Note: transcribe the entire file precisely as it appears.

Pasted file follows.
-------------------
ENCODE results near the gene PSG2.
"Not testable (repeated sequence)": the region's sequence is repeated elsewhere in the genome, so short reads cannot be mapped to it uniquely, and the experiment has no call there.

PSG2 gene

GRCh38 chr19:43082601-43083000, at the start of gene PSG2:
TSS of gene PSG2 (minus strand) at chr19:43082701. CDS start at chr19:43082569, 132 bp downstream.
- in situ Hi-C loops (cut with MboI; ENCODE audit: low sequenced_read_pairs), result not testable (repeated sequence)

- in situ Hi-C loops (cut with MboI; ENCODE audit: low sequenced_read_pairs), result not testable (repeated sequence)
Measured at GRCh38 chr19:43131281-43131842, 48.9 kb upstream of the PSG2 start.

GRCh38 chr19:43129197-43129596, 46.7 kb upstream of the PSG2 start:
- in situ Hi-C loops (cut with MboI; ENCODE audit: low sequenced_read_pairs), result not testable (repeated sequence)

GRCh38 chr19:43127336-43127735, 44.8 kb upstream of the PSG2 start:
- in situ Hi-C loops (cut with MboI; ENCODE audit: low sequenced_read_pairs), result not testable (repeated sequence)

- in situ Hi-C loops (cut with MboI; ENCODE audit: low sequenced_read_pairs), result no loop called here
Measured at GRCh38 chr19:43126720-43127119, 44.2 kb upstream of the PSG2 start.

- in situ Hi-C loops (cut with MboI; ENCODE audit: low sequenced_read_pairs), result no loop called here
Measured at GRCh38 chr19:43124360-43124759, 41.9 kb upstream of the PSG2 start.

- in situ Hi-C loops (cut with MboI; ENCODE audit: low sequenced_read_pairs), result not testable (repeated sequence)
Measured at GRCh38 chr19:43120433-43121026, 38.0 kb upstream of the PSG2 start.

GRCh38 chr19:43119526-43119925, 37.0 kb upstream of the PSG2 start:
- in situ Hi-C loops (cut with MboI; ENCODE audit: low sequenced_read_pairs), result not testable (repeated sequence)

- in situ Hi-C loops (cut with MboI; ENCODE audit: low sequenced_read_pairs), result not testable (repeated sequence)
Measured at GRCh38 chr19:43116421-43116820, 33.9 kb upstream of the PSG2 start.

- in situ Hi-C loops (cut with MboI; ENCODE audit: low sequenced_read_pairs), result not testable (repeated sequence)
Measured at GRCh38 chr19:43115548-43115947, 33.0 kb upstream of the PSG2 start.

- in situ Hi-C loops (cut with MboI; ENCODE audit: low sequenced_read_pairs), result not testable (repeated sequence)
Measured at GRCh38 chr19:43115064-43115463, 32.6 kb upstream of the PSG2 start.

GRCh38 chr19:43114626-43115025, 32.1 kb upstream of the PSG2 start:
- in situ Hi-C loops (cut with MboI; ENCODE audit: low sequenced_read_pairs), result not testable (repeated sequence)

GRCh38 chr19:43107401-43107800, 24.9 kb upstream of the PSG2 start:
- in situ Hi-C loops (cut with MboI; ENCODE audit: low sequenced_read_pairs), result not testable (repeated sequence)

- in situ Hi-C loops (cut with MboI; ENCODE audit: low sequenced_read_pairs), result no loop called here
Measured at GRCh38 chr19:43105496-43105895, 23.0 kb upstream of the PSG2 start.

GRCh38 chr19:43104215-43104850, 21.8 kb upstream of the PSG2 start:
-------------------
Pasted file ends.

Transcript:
ENCODE results near the gene PSG2.
"Not testable (repeated sequence)": the region's sequence is repeated elsewhere in the genome, so short reads cannot be mapped to it uniquely, and the experiment has no call there.

PSG2 gene

GRCh38 chr19:43082601-43083000, at the start of gene PSG2:
TSS of gene PSG2 (minus strand) at chr19:43082701. CDS start at chr19:43082569, 132 bp downstream.
- in situ Hi-C loops (cut with MboI; ENCODE audit: low sequenced_read_pairs), result not testable (repeated sequence)

- in situ Hi-C loops (cut with MboI; ENCODE audit: low sequenced_read_pairs), result not testable (repeated sequence)
Measured at GRCh38 chr19:43131281-43131842, 48.9 kb upstream of the PSG2 start.

GRCh38 chr19:43129197-43129596, 46.7 kb upstream of the PSG2 start:
- in situ Hi-C loops (cut with MboI; ENCODE audit: low sequenced_read_pairs), result not testable (repeated sequence)

GRCh38 chr19:43127336-43127735, 44.8 kb upstream of the PSG2 start:
- in situ Hi-C loops (cut with MboI; ENCODE audit: low sequenced_read_pairs), result not testable (repeated sequence)

- in situ Hi-C loops (cut with MboI; ENCODE audit: low sequenced_read_pairs), result no loop called here
Measured at GRCh38 chr19:43126720-43127119, 44.2 kb upstream of the PSG2 start.

- in situ Hi-C loops (cut with MboI; ENCODE audit: low sequenced_read_pairs), result no loop called here
Measured at GRCh38 chr19:43124360-43124759, 41.9 kb upstream of the PSG2 start.

- in situ Hi-C loops (cut with MboI; ENCODE audit: low sequenced_read_pairs), result not testable (repeated sequence)
Measured at GRCh38 chr19:43120433-43121026, 38.0 kb upstream of the PSG2 start.

GRCh38 chr19:43119526-43119925, 37.0 kb upstream of the PSG2 start:
- in situ Hi-C loops (cut with MboI; ENCODE audit: low sequenced_read_pairs), result not testable (repeated sequence)

- in situ Hi-C loops (cut with MboI; ENCODE audit: low sequenced_read_pairs), result not testable (repeated sequence)
Measured at GRCh38 chr19:43116421-43116820, 33.9 kb upstream of the PSG2 start.

- in situ Hi-C loops (cut with MboI; ENCODE audit: low sequenced_read_pairs), result not testable (repeated sequence)
Measured at GRCh38 chr19:43115548-43115947, 33.0 kb upstream of the PSG2 start.

- in situ Hi-C loops (cut with MboI; ENCODE audit: low sequenced_read_pairs), result not testable (repeated sequence)
Measured at GRCh38 chr19:43115064-43115463, 32.6 kb upstream of the PSG2 start.

GRCh38 chr19:43114626-43115025, 32.1 kb upstream of the PSG2 start:
- in situ Hi-C loops (cut with MboI; ENCODE audit: low sequenced_read_pairs), result not testable (repeated sequence)

GRCh38 chr19:43107401-43107800, 24.9 kb upstream of the PSG2 start:
- in situ Hi-C loops (cut with MboI; ENCODE audit: low sequenced_read_pairs), result not testable (repeated sequence)

- in situ Hi-C loops (cut with MboI; ENCODE audit: low sequenced_read_pairs), result no loop called here
Measured at GRCh38 chr19:43105496-43105895, 23.0 kb upstream of the PSG2 start.

GRCh38 chr19:43104215-43104850, 21.8 kb upstream of the PSG2 start: